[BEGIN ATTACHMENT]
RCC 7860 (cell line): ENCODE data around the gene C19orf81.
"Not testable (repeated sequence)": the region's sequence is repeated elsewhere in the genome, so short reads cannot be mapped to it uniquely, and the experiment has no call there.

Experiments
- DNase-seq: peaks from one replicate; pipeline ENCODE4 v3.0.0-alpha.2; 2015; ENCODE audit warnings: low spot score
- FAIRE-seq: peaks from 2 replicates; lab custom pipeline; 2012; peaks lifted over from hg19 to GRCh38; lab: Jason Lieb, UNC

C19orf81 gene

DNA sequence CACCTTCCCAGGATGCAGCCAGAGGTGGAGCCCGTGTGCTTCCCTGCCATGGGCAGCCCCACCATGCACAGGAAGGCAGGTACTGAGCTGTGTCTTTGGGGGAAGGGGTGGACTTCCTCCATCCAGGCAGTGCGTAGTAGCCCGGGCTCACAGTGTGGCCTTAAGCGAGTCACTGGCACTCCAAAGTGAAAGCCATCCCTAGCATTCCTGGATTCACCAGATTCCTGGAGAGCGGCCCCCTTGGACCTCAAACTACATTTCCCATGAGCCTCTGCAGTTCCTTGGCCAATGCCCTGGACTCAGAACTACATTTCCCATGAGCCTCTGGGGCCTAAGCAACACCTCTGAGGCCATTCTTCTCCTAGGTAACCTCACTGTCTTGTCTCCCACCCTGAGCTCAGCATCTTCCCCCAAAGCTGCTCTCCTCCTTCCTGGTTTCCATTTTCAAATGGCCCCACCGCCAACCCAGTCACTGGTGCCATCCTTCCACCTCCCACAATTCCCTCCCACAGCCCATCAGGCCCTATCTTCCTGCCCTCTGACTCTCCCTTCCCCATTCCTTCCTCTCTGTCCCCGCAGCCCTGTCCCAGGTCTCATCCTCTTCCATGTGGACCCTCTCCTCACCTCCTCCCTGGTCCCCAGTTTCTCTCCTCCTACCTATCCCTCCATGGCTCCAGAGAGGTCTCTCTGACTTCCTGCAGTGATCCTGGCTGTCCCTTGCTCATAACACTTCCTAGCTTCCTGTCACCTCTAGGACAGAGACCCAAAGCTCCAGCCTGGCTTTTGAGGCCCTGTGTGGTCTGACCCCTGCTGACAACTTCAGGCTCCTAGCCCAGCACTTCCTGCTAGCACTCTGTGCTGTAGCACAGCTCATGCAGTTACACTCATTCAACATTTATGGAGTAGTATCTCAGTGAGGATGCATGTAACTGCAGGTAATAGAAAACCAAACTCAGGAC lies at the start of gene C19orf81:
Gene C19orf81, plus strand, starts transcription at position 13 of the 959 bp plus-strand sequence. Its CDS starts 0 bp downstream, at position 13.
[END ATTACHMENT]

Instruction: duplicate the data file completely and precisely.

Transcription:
RCC 7860 (cell line): ENCODE data around the gene C19orf81.
"Not testable (repeated sequence)": the region's sequence is repeated elsewhere in the genome, so short reads cannot be mapped to it uniquely, and the experiment has no call there.

Experiments
- DNase-seq: peaks from one replicate; pipeline ENCODE4 v3.0.0-alpha.2; 2015; ENCODE audit warnings: low spot score
- FAIRE-seq: peaks from 2 replicates; lab custom pipeline; 2012; peaks lifted over from hg19 to GRCh38; lab: Jason Lieb, UNC

C19orf81 gene

DNA sequence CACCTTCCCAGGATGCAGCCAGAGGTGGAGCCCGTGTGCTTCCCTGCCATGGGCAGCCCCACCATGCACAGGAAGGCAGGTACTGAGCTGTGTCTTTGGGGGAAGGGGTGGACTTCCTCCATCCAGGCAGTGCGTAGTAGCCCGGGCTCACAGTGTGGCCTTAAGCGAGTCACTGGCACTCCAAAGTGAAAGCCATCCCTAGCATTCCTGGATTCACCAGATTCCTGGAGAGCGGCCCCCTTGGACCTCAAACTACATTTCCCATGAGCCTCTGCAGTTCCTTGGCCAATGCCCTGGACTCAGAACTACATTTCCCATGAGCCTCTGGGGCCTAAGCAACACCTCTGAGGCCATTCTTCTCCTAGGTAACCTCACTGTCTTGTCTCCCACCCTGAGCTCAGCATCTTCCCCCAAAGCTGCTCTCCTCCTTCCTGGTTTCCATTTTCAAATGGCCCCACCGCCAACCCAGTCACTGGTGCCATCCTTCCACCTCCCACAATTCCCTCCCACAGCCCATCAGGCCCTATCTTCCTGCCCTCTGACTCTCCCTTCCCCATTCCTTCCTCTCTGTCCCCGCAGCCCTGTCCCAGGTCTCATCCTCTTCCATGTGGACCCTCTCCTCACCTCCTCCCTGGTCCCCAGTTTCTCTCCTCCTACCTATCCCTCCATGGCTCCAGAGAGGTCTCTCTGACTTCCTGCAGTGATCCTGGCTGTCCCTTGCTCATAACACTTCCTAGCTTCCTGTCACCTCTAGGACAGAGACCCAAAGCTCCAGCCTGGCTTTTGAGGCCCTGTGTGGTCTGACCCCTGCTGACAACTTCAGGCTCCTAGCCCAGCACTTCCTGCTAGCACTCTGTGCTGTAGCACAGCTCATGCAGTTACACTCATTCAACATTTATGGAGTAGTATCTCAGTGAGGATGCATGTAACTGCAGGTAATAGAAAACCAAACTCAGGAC lies at the start of gene C19orf81:
Gene C19orf81, plus strand, starts transcription at position 13 of the 959 bp plus-strand sequence. Its CDS starts 0 bp downstream, at position 13.